The challenge of understanding the deep earth interior - a direct approach
By Alexander V. Sobolev
Alexander V. Sobolev (Fotos: Sobolev)
More than 90 percent of the Earth's mantle (the region outside its liquid core) consists of solid but hot and plastic silicate rock, which is able to move in response to temperature and gravitational gradients. Solid-state convection (moving in a viscous state) in the mantle is the major engine of global geological processes, such as the spreading of ocean floors, the drift of continents and mountain building. Global geophysical observations on the velocities of seismic waves in the Earth interior, as well as gravity and heat flow distribution on the Earth surface all suggest impressive movements of hundreds of kilometers in scale in the Earth's mantle.
To better understand how this works, one should know the mantle composition and it's physical parameters. However, the convecting mantle is not available for direct observation in its original form because normally it lies more than 10 km beneath the ocean ridges and at least 100 km below the continental surface. The only available samples of mantle rocks carried as xenoliths by magmas or exposed in outcrops are (with rare exceptions) related to the viscous and brittle part of the mantle (called lithosphere), which has been protractedly isolated from convection and has been thus significantly modified by secondary processes. This situation leaves unresolved principal questions of Earth dynamics, including the scale and origin of mantle heterogeneities, and the scale and the rate of material fluxes within the mantle.
Fig. 1. Schematic figure, showing a recent view of the structure and dynamics of the Earth' s mantle. Convecting mantle is shown in yellowish colors with arrows indicating major directions of material fluxes. Oceanic lithosphere originates by decompression melting of the upper convecting mantle. After some tens of millions of years of horizontal moving and cooling oceanic lithosphere sinks under continental or oceanic lothosphere into the hot convecting mantle (subduction) and then is partly recycled back to the surface by mantle plumes. The latter originate mainly in the outer core-mantle boundary and generate on the surface oceanic islands like Hawaii. The figure was designed in the geochemical department of Max Planck Institute for Chemistry. Click here for a larger image.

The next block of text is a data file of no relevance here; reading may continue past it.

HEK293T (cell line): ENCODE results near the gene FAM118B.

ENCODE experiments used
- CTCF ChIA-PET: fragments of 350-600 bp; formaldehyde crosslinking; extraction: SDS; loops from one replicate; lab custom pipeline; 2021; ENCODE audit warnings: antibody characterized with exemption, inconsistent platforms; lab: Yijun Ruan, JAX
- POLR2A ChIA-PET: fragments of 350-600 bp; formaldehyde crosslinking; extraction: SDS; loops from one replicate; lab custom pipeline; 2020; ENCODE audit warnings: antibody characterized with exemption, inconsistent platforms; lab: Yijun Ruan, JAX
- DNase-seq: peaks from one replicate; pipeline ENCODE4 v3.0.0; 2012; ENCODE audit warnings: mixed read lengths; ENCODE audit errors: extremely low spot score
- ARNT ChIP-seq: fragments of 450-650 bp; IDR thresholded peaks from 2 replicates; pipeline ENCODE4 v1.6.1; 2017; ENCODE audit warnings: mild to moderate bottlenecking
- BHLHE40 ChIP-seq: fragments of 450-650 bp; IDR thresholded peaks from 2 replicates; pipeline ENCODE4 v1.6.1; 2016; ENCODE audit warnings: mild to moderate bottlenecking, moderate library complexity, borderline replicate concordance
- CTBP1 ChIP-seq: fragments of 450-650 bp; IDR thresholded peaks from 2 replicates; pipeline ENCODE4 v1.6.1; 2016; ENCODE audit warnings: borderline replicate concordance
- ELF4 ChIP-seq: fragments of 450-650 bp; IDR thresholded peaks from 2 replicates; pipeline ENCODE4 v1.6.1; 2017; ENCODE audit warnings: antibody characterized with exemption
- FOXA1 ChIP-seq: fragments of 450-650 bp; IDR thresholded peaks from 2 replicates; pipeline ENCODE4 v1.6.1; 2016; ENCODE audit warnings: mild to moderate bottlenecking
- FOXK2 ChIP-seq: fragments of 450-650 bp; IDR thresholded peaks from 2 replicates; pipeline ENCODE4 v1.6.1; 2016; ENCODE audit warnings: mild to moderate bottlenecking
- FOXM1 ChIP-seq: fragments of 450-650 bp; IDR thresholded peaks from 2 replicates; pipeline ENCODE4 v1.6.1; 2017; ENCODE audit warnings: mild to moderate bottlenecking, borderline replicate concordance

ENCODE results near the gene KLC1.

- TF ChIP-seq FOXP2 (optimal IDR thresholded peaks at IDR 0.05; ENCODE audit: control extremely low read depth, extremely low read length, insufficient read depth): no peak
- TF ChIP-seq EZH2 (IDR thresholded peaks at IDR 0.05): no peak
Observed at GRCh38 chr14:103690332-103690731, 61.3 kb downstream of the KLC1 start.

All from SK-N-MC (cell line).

Nevertheless, samples from the mantle are carried to the surface by melting and volcanism. In fact, melting is a universal feature of the convecting mantle. Primary melts (in equilibrium with mantle sources) are formed by partial (1 - 30 percent) melting of mantle rocks. Thus, primary melts are direct witnesses of processes in the mantle, and they potentially represent powerful probes into the composition of the parental mantle and the physical parameters of melting (e.g temperature, pressure and degree of melting), as well as dynamic features of magmatic processes (e.g permeability of source, separation efficiency of melt, timescales, etc.). Recent developments in experimental petrology easily quantify these entire mantle parameters from the known primary melt composition. But do we know the composition of primary melt? The answer to this question even 10 years ago would have been quite easy. Just analyze basaltic lavas and take into account rather small effects of their crystallization on major and trace elements content and you will get an estimate of primary melt composition.